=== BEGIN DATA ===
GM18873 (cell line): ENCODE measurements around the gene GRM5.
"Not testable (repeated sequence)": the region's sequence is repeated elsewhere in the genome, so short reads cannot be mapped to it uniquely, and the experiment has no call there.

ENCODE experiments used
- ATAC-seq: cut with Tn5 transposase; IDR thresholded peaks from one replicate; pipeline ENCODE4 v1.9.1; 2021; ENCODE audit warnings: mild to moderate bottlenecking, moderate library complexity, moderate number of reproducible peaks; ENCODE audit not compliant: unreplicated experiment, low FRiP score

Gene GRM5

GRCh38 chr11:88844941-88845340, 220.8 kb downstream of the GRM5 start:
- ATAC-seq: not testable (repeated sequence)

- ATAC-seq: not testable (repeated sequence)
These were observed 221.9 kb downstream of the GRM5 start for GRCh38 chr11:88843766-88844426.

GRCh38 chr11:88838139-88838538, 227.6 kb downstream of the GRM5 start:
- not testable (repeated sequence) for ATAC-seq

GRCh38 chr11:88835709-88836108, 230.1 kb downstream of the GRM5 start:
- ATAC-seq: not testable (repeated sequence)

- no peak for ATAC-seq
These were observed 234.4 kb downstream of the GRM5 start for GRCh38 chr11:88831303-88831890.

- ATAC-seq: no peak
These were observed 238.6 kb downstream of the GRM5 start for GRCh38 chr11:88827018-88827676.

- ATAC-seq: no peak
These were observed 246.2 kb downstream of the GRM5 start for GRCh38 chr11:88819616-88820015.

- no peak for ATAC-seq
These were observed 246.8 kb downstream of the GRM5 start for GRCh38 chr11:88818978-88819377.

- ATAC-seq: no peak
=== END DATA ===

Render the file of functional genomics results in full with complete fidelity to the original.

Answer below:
GM18873 (cell line): ENCODE measurements around the gene GRM5.
"Not testable (repeated sequence)": the region's sequence is repeated elsewhere in the genome, so short reads cannot be mapped to it uniquely, and the experiment has no call there.

ENCODE experiments used
- ATAC-seq: cut with Tn5 transposase; IDR thresholded peaks from one replicate; pipeline ENCODE4 v1.9.1; 2021; ENCODE audit warnings: mild to moderate bottlenecking, moderate library complexity, moderate number of reproducible peaks; ENCODE audit not compliant: unreplicated experiment, low FRiP score

Gene GRM5

GRCh38 chr11:88844941-88845340, 220.8 kb downstream of the GRM5 start:
- ATAC-seq: not testable (repeated sequence)

- ATAC-seq: not testable (repeated sequence)
These were observed 221.9 kb downstream of the GRM5 start for GRCh38 chr11:88843766-88844426.

GRCh38 chr11:88838139-88838538, 227.6 kb downstream of the GRM5 start:
- not testable (repeated sequence) for ATAC-seq

GRCh38 chr11:88835709-88836108, 230.1 kb downstream of the GRM5 start:
- ATAC-seq: not testable (repeated sequence)

- no peak for ATAC-seq
These were observed 234.4 kb downstream of the GRM5 start for GRCh38 chr11:88831303-88831890.

- ATAC-seq: no peak
These were observed 238.6 kb downstream of the GRM5 start for GRCh38 chr11:88827018-88827676.

- ATAC-seq: no peak
These were observed 246.2 kb downstream of the GRM5 start for GRCh38 chr11:88819616-88820015.

- no peak for ATAC-seq
These were observed 246.8 kb downstream of the GRM5 start for GRCh38 chr11:88818978-88819377.

- ATAC-seq: no peak